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No. 122: Mar-Apr 1999

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Is a singularity worse than a spinning cosmos?

Whence the untold billions of stars and galaxies that brighten our night skies? From a "singularity," that's where -- from an infinitely small point in space. The Big Bang hypothesis requires this abandonment of common sense. Both mathematicians and cosmologists instinctively hate singularities. The latter have been trying to exorcise theirs for years. Recently, S. Carneiro, a Brazilian physicist, proposed a way to get rid of this natal singularity but retain the expanding universe. First, he assumes that the universe has been around for an indefinitely (infinitely?) long time, thereby eliminating the problem of origin. Furthermore, this universe was rotating. About 11 billion years ago this spinning universe was transformed into the expanding universe we see today via that clever cosmologists' ploy called a "vacuum phase transition." Carneiro shows how the rotation of the universe-as-a-whole was converted into overall expansion in a paper submitted to the journal Classical and Quantum Gravity.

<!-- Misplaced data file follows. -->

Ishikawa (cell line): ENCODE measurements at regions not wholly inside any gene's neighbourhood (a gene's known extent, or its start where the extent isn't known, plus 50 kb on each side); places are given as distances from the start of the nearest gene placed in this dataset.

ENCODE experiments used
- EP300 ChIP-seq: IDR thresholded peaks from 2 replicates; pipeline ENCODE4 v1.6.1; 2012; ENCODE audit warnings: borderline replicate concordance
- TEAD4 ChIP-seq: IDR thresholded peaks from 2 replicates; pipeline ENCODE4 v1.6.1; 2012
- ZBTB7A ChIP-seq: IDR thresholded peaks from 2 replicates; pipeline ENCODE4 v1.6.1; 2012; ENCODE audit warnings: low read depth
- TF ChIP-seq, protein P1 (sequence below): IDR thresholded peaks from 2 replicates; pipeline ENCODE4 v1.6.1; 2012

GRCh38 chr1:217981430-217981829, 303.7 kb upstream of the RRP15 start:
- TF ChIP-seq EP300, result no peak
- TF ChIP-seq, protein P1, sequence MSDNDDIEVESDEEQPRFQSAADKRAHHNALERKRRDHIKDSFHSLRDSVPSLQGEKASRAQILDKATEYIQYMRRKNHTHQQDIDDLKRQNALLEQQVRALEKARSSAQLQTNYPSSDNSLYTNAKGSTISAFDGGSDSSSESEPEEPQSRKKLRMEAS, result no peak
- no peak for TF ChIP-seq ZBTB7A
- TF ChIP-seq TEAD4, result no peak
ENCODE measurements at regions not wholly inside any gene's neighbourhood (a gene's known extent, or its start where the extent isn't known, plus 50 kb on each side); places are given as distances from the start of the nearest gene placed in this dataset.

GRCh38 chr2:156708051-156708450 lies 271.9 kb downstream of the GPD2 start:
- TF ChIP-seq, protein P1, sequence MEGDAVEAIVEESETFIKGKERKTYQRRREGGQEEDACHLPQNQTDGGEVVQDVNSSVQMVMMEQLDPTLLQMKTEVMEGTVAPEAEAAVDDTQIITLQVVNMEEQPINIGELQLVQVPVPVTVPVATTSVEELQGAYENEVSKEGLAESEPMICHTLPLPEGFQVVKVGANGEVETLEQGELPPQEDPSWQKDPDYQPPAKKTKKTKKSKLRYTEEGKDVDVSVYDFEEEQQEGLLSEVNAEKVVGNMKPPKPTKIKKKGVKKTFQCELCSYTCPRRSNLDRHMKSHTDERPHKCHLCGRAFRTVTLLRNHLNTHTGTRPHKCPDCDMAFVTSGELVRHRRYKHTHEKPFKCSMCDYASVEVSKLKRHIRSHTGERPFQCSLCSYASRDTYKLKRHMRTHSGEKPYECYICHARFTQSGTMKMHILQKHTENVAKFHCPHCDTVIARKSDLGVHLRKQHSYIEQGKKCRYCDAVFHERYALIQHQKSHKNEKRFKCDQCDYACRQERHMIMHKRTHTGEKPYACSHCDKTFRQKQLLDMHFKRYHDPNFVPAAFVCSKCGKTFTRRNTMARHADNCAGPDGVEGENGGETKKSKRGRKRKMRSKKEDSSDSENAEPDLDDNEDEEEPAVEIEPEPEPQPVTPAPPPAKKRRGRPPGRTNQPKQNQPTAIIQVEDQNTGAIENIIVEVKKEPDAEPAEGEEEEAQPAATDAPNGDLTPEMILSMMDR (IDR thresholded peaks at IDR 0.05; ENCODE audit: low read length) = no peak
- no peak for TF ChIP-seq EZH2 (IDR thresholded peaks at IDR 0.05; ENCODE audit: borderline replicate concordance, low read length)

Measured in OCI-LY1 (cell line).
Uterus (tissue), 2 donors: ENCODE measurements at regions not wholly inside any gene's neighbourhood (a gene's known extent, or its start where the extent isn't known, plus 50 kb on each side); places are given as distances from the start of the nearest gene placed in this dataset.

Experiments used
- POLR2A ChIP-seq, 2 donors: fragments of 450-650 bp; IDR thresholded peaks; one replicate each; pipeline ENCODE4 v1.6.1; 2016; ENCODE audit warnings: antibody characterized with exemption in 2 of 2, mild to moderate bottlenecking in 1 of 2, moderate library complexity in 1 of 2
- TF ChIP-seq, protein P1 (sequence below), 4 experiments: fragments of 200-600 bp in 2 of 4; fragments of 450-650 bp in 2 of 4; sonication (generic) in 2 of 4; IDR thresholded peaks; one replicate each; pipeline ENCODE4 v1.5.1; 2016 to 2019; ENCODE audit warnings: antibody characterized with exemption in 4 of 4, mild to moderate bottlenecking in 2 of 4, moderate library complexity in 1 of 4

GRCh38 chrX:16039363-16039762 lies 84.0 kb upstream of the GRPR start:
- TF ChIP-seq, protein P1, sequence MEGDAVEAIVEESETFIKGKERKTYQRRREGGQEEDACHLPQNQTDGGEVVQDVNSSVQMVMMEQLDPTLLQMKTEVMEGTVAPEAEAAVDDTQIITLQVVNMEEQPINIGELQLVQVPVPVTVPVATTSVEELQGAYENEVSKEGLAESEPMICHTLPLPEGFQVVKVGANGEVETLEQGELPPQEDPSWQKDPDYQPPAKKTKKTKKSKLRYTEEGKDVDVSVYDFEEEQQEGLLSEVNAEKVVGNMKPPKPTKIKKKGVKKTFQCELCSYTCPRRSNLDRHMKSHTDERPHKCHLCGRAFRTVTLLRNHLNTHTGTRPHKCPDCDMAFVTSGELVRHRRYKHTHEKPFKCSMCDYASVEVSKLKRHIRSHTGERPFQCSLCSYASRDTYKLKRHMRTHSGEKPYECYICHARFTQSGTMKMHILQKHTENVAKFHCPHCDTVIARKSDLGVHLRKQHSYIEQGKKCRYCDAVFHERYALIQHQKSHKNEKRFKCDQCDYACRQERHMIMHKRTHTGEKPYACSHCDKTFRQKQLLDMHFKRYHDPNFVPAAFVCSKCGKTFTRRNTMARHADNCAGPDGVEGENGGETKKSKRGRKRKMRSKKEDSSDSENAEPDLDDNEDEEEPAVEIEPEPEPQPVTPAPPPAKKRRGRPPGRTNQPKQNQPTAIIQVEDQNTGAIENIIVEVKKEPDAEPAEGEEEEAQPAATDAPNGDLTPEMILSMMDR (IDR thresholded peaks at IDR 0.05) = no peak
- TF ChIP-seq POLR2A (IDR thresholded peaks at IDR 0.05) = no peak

But even if all of Carneiro's equations check out, angular momentum still had to be conserved somehow during the phase transition. Simple! The angular momentum of the universe-as-a-whole was transferred to the spins of all the individual planets, stars, and galaxies. In fact, the angular momentum of each astronomical entity, according to Carneiro, is proportional to its (mass)1.7 . This turns out to be pretty close to the astonishing, still-unexplained observation that the angular momentums of planets, stars, and galaxies are proportional to their (masses)2 .

(Matthews, Robert; "Cosmic Carousel," New Scientist, p. 19, December 19/26, 1998-January 2, 1999.)

Questions. How did the early universe acquire its primordial spin? About what axis did it spin? Wasn't this axis a favored place that is verboten in modern cosmology? Is the Big Bang's singularity worse than all these new questions?

Possible universal relationship between angular momentum and mass for vaious astronomical objects
Possible universal relationship between angular momentum and mass for vaious astronomical objects. Should be universe-as-a-whole be added at the upper right? (from Science Frontiers).

From Science Frontiers #122, MAR-APR 1999. � 1999-2000 William R. Corliss